SESSION TITLE: Infectious Disease Case Report Posters
SESSION TYPE: Affiliate Case Report Poster
PRESENTED ON: Tuesday, October 28, 2014 at 01:30 PM - 02:30 PM
INTRODUCTION: The differential of multiple pulmonary nodules is extensive and includes malignancy, lymphoproliferative disorders, autoimmue disease, and many infectious etiologies. We report a case of pulmonary involvement in an HIV-negative male smoker with previously undiagnosed syphilis presenting with multiple pulmonary nodules.
CASE PRESENTATION: 52 year-old male presented with 2 weeks of headache, blurry vision, dyspnea on exertion, productive cough, fever, night sweats and weight loss. Initial laboratory studies and chest x-ray were unremarkable. He was treated with 7 days of levofloxacin for a presumed upper respiratory infection; however his symptoms did not resolve and he was subsequently admitted to the hospital. On admission, physical examination revealed a diffuse maculo-papular rash from trunk to the lower extremities, inguinal lymphadenopathy, nuchal rigidity and decreased breath sounds at the bases. Basic hematologic and metabolic studies were unremarkable, except for an elevated ESR. The patient’s HIV and quantiferon were negative. Serum rapid plasma regain (RPR) was elevated at 1:128 CT of the chest and abdomen demonstrated bilateral pulmonary nodules with small pleural effusions and an isolated enlarged inguinal lymph node. Bronchoscopically obtained fungal, and bacterial cultures were negative. A lumbar puncture yielded CSF reactive for FTA-ABS. The diagnosis of tertiary syphilis was made and the patient was started on IM benzathine penicillin. With clinical improvement the patient was subsequently discharged from the hospital. Repeat CT chest, six weeks later, showed resolution of the pulmonary nodules and pleural effusion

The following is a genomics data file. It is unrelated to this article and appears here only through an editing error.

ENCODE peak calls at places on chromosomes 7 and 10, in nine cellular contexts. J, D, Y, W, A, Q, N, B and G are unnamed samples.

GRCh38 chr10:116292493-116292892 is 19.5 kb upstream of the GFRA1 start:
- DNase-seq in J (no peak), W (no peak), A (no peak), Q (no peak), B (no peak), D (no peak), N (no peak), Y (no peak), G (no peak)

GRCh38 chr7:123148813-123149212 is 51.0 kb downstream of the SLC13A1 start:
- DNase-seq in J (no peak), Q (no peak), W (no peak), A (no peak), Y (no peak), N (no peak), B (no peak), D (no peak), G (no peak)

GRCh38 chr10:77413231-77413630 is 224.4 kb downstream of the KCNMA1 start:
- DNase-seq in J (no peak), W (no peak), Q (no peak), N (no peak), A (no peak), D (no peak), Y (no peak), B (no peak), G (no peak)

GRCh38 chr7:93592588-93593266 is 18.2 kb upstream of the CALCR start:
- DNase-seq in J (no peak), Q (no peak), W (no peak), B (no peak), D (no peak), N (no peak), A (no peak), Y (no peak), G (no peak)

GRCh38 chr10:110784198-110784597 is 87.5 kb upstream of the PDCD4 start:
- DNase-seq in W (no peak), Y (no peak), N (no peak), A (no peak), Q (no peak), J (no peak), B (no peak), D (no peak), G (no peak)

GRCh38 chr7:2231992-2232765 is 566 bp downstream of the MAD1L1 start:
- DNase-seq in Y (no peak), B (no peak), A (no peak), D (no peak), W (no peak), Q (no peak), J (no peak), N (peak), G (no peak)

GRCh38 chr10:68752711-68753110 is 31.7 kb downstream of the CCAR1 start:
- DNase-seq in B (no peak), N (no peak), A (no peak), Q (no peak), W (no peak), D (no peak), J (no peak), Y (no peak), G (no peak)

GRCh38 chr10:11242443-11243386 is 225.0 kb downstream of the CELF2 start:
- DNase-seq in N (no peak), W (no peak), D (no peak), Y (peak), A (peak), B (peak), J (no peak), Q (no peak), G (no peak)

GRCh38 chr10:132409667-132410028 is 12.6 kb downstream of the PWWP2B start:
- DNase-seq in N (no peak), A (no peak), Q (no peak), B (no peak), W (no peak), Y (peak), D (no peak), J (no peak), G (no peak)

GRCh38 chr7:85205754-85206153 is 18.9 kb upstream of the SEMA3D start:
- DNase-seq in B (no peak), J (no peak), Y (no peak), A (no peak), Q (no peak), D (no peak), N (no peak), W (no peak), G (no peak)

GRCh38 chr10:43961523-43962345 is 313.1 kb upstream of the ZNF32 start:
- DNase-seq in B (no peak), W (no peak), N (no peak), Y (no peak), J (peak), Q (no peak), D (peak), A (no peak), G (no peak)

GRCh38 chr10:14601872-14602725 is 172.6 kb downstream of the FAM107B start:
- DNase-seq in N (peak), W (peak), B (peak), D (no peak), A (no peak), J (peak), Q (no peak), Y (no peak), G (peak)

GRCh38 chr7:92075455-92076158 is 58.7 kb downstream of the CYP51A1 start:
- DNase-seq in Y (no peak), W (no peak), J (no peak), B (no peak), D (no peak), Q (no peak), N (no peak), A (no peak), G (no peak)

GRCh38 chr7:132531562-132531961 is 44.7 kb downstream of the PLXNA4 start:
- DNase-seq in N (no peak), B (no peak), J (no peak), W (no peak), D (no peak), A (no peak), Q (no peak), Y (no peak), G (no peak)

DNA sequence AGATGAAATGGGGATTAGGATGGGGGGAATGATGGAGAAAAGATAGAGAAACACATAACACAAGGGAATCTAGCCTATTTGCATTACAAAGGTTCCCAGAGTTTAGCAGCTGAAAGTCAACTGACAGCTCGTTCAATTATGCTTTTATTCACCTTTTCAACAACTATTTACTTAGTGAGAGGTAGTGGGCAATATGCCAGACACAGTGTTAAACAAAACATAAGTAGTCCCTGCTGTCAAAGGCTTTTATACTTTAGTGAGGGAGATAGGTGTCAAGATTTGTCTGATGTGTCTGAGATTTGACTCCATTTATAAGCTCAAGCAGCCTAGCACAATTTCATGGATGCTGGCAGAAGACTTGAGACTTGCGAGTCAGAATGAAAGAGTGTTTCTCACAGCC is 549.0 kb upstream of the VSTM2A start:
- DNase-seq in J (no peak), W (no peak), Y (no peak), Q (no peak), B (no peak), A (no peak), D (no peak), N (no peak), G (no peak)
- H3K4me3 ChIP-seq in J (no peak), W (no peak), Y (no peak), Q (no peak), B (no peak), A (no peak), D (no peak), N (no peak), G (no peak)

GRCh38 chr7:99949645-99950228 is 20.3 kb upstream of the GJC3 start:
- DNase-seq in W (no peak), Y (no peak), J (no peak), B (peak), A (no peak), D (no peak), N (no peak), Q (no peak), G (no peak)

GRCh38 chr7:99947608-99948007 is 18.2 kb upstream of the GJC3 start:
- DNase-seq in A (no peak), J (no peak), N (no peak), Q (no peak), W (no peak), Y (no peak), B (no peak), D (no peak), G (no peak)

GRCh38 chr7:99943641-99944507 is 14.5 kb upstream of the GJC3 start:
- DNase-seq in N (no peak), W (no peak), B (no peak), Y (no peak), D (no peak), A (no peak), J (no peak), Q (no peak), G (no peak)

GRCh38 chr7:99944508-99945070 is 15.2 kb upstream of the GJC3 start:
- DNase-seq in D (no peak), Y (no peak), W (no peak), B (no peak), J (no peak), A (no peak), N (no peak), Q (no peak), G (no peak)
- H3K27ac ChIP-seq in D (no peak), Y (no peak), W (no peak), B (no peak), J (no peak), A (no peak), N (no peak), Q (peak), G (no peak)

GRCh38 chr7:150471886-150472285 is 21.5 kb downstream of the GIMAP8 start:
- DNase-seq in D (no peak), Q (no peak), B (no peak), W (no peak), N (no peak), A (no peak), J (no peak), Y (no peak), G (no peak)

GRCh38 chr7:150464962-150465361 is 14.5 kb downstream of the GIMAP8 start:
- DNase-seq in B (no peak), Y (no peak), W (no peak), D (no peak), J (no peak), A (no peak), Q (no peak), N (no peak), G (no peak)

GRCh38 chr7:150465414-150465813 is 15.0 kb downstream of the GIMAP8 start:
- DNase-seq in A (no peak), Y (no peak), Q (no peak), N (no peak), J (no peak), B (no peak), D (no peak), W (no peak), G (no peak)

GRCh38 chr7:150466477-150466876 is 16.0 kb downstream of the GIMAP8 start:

DISCUSSION: The incidence of pulmonary involvement in patients with syphilis has significantly reduced in the post-antibiotic era. Radiographic pulmonary syphilis can present as consolidation, solitary and multiple pulmonary nodules, pleural effusion, or infiltrates. Diagnosis of pulmonary syphilis is based on an exam and serology and subsequent clinical and radiographic improvement after initiation of anti-treponemal therapy2
CONCLUSIONS: Clinicians today should consider gummatous syphilis as a differential possibility when approaching patients with a pulmonary lesion with rash. Mindfulness of this uncommon disease could spare your patient unnecessary and invasive diagnostic testing
Reference #1: David G et al. Secondary pulmonary syphilis: Clin Infect Dis 2006;42:e11-e15.
Reference #2: Coleman et al. Secondary syphilis with pulmonary involvement West J Med. 1983 Jun;138(6):875-8
DISCLOSURE: The following authors have nothing to disclose: Manu Kaushal, Asma Azimi, Mark Wewers, Matthew Exline
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